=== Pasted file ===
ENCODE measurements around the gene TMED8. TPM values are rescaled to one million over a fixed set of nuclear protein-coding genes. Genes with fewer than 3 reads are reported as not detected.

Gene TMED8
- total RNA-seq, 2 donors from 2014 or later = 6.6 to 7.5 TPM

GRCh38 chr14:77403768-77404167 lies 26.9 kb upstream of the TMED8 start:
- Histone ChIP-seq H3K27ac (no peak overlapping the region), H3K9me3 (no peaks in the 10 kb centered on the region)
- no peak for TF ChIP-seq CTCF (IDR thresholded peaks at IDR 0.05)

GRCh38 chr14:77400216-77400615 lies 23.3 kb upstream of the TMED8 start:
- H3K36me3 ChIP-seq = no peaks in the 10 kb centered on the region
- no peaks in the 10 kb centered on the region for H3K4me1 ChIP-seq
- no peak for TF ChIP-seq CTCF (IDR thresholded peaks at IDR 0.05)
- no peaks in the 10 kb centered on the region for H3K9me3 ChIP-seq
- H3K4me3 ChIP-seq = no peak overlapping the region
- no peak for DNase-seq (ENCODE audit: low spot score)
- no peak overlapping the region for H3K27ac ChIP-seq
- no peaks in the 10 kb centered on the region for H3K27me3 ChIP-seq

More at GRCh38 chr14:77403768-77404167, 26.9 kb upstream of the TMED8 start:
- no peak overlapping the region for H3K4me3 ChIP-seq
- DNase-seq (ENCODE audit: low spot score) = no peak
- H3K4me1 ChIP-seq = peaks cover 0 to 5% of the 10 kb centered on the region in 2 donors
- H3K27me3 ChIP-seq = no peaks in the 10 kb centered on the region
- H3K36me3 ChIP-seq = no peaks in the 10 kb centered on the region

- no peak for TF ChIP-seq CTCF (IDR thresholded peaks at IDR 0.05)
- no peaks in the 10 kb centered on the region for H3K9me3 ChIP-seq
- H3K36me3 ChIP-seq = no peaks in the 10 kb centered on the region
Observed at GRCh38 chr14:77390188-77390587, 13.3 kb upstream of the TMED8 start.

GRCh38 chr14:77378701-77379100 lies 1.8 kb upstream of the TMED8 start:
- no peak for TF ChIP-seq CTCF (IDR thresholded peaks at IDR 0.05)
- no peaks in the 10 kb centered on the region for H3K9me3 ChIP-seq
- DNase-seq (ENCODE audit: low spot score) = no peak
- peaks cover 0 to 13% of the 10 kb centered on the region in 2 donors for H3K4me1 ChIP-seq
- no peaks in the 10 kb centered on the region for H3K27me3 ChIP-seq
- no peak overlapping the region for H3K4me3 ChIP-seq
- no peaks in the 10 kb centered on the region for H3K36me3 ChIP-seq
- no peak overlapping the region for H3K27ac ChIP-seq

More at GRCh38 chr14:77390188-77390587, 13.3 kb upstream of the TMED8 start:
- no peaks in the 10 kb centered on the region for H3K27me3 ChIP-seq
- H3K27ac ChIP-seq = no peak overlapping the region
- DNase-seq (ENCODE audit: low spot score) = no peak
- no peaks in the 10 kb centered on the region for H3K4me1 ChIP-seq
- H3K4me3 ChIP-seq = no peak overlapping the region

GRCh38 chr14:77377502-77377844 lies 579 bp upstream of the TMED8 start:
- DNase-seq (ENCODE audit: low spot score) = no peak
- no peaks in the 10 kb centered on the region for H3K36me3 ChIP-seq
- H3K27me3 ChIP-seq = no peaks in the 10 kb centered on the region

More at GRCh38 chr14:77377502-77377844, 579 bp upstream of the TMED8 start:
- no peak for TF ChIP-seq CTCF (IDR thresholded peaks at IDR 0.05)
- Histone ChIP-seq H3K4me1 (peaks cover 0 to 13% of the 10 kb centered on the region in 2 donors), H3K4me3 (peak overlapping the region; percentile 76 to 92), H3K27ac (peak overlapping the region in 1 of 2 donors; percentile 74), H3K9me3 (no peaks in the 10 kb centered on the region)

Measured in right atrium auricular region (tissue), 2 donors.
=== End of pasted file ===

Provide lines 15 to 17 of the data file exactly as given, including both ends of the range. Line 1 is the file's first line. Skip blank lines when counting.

- no peaks in the 10 kb centered on the region for H3K27me3 ChIP-seq

More at GRCh38 chr14:77403768-77404167, 26.9 kb upstream of the TMED8 start:
- no peak overlapping the region for H3K4me3 ChIP-seq